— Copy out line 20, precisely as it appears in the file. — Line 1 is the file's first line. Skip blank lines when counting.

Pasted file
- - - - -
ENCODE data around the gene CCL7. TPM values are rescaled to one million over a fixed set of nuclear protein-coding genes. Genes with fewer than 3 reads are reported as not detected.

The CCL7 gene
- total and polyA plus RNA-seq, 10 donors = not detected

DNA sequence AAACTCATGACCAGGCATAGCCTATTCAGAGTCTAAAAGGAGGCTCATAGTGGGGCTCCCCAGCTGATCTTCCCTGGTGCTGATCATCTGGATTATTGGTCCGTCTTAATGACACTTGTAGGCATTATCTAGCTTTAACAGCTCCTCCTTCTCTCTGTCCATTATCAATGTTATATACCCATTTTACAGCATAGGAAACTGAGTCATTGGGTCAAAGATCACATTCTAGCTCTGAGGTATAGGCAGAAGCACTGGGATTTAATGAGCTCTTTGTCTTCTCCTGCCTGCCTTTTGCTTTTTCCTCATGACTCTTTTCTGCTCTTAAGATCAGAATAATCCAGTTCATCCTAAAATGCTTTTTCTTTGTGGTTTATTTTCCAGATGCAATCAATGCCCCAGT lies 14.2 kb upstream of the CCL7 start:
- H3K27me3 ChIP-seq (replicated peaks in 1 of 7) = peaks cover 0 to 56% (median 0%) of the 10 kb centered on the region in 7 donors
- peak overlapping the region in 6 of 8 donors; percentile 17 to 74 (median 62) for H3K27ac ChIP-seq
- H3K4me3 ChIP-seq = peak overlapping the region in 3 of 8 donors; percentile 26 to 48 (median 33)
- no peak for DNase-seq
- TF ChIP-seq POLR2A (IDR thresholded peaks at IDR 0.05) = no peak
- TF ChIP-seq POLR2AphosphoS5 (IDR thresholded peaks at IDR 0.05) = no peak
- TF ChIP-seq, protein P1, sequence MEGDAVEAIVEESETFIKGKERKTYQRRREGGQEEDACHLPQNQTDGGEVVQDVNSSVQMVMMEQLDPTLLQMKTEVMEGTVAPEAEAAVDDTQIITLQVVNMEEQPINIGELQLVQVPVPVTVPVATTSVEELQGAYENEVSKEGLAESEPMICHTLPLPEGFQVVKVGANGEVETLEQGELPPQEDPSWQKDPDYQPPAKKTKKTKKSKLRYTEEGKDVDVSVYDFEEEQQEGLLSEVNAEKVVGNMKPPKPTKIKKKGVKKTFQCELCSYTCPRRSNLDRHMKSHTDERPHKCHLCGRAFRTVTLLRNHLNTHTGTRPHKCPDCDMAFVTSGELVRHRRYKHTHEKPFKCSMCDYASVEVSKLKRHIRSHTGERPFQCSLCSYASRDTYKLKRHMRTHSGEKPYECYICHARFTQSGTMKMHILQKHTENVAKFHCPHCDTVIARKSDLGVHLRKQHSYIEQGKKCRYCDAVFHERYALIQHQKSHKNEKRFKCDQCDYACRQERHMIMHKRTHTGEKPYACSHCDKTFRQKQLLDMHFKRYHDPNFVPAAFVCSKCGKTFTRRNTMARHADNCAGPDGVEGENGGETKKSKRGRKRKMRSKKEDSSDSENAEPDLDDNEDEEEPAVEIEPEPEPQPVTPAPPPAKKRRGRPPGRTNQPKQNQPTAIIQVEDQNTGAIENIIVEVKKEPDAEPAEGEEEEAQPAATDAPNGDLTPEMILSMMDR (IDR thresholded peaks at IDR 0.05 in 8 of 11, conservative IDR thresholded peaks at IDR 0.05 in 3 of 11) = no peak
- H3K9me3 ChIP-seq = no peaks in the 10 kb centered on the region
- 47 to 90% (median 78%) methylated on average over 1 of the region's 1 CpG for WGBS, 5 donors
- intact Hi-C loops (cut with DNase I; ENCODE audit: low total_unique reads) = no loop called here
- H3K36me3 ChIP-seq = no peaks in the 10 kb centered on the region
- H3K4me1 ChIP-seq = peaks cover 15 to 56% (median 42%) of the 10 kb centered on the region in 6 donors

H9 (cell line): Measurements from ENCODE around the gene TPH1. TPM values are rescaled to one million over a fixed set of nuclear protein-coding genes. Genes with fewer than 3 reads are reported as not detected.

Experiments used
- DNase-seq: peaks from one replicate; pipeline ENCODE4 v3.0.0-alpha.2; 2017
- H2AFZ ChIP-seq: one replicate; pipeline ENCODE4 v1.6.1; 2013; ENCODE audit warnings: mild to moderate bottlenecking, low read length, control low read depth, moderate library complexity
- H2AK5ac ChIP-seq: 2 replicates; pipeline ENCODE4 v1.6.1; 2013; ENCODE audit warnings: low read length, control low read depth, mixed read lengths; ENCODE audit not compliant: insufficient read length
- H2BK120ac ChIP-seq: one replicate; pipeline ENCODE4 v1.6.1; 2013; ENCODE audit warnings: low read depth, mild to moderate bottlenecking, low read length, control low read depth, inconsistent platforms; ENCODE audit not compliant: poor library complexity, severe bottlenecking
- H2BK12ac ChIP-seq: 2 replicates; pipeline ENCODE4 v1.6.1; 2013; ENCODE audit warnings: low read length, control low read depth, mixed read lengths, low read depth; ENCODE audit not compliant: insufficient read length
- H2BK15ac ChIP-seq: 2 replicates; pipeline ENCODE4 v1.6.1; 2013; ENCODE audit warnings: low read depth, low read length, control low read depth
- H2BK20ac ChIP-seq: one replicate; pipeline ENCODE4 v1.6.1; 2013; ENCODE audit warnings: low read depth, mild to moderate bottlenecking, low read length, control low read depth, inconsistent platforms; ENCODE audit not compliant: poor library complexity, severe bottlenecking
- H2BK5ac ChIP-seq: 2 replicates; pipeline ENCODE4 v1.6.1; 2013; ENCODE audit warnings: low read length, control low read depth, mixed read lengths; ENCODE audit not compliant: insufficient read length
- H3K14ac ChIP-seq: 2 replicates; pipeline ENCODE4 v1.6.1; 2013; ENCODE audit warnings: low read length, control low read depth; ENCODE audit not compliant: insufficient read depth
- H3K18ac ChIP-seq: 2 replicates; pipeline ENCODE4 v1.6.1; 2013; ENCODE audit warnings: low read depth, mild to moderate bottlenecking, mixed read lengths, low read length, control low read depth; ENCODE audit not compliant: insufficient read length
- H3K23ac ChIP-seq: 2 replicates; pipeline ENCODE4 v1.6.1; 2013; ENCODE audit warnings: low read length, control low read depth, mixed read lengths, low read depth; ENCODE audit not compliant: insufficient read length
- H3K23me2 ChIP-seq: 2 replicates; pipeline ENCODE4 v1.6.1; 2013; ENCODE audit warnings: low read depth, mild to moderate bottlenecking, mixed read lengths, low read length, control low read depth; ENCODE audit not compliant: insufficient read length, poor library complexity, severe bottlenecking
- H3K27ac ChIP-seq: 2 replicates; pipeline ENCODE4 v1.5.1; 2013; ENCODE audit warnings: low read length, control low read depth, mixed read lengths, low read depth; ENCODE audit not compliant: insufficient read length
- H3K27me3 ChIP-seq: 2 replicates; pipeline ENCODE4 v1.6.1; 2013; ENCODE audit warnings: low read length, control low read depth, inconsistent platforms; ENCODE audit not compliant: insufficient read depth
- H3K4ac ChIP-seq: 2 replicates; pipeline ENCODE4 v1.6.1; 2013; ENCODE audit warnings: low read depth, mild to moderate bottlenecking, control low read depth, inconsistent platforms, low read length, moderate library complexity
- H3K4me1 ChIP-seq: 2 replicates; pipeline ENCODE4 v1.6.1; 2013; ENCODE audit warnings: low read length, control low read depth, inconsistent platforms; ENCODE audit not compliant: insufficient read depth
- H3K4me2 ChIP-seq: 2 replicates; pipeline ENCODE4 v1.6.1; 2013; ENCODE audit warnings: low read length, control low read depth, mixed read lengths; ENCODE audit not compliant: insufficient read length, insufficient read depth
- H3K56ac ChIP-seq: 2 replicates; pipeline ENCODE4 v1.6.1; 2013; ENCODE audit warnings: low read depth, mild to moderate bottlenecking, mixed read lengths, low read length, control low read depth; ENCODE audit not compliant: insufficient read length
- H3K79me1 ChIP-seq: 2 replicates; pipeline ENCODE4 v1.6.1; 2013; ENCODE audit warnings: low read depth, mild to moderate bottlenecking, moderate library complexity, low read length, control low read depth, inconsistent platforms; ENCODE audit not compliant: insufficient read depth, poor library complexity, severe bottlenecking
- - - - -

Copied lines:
- H2AFZ ChIP-seq: one replicate; pipeline ENCODE4 v1.6.1; 2013; ENCODE audit warnings: mild to moderate bottlenecking, low read length, control low read depth, moderate library complexity